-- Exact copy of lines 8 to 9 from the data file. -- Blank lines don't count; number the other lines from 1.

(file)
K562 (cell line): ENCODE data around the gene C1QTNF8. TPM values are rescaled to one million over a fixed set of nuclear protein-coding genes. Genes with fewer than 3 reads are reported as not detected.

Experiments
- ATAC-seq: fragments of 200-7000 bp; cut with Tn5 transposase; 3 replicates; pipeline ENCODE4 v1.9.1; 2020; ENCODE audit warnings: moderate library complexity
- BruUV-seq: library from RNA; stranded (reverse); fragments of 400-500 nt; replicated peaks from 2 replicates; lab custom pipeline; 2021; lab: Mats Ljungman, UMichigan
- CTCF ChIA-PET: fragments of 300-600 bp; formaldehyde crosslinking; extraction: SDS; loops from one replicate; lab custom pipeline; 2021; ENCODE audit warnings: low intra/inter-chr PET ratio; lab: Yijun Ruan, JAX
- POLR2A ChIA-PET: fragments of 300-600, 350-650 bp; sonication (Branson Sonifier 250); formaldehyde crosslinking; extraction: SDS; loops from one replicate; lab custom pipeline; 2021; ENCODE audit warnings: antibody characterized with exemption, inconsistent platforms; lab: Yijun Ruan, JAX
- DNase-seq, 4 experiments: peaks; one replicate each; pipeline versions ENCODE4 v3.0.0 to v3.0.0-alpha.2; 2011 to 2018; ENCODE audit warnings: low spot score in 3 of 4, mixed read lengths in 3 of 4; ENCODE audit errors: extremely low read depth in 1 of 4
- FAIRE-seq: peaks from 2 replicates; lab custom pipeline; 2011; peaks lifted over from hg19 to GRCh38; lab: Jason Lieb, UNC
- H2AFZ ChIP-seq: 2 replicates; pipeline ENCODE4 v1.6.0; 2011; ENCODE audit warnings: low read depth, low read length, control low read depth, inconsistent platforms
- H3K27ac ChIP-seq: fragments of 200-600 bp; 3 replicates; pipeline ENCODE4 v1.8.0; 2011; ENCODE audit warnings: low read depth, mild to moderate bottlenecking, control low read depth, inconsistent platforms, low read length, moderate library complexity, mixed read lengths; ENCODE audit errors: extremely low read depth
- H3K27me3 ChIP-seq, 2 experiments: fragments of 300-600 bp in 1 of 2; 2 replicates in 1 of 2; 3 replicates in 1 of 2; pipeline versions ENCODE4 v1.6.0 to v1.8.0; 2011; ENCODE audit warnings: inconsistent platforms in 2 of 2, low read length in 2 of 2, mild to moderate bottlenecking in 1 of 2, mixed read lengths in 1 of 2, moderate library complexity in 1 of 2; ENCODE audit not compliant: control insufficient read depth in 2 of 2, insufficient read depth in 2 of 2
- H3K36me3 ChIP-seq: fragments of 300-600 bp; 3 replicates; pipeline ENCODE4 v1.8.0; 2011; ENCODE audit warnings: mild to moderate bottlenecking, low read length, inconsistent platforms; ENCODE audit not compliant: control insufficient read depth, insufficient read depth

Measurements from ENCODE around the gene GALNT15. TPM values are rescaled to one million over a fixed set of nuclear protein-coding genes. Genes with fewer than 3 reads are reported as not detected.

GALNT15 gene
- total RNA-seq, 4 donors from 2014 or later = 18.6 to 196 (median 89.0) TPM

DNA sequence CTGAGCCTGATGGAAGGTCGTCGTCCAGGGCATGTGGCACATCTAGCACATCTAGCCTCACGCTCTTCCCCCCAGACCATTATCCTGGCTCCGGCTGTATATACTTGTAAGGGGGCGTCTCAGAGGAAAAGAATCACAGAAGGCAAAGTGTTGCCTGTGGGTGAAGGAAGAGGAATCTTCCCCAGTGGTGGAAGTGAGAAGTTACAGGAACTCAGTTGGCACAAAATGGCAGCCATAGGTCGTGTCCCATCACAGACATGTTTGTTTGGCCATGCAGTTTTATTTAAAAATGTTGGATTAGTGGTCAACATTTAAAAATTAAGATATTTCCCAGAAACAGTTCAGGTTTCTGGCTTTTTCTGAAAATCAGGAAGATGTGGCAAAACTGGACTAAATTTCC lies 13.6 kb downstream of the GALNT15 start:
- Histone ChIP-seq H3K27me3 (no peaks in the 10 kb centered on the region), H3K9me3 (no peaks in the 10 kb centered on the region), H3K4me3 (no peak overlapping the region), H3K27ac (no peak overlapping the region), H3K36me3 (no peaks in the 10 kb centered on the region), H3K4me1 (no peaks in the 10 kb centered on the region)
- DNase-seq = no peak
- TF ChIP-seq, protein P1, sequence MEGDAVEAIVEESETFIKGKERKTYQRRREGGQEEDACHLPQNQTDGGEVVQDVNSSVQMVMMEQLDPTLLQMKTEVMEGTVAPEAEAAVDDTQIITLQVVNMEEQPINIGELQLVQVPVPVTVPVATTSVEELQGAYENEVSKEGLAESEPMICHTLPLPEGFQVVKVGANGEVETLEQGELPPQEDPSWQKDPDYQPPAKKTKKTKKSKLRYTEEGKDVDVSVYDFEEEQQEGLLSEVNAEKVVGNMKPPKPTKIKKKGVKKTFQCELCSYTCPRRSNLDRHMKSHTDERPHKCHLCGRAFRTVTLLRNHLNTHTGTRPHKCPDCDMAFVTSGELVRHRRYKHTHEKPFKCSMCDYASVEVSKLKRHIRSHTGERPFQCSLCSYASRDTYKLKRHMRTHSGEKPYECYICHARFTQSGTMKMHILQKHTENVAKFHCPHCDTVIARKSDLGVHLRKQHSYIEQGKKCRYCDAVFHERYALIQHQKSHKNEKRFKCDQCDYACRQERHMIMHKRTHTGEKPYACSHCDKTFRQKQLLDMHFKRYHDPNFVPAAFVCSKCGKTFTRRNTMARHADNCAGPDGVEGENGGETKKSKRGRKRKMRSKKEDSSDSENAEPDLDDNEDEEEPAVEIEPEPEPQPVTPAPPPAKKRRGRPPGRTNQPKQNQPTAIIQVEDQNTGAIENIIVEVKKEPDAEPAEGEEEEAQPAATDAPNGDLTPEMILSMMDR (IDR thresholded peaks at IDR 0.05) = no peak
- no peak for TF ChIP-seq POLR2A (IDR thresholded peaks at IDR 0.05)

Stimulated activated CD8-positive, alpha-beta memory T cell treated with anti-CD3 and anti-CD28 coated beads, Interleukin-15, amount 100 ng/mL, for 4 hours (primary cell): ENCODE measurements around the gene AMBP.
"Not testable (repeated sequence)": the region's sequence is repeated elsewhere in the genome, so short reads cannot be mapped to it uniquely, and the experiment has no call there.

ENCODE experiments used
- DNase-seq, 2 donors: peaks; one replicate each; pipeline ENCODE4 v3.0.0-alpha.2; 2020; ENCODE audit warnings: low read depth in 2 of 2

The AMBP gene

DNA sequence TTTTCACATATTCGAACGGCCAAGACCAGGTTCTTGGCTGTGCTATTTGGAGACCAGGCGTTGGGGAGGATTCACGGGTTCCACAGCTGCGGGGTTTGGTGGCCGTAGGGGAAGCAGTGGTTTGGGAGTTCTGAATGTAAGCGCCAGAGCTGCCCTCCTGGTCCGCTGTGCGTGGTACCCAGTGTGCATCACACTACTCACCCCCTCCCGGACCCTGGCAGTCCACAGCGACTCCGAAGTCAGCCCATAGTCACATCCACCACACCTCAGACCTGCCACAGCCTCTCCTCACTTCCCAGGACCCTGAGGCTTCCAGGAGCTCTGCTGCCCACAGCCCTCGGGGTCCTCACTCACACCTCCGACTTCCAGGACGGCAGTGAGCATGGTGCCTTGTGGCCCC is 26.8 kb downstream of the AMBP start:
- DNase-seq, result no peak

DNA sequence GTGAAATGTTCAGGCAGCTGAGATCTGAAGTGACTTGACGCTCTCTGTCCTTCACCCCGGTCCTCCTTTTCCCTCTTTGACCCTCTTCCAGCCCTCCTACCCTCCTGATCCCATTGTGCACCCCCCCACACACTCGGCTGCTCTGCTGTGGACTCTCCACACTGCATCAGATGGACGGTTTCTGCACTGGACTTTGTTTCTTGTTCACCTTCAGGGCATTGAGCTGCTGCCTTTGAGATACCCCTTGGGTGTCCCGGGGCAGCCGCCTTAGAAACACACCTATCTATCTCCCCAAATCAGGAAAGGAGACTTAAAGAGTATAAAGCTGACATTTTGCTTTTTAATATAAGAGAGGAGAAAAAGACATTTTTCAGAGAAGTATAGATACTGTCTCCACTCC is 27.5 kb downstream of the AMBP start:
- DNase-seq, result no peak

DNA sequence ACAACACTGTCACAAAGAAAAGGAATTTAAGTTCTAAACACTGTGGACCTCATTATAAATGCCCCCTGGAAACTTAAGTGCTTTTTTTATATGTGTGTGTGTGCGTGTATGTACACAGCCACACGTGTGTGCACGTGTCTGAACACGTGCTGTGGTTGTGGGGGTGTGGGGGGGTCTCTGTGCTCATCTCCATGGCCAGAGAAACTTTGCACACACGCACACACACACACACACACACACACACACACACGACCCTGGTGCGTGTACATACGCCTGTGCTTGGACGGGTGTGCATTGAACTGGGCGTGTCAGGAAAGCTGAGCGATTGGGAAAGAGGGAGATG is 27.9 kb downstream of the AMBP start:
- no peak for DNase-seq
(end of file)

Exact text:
- FAIRE-seq: peaks from 2 replicates; lab custom pipeline; 2011; peaks lifted over from hg19 to GRCh38; lab: Jason Lieb, UNC
- H2AFZ ChIP-seq: 2 replicates; pipeline ENCODE4 v1.6.0; 2011; ENCODE audit warnings: low read depth, low read length, control low read depth, inconsistent platforms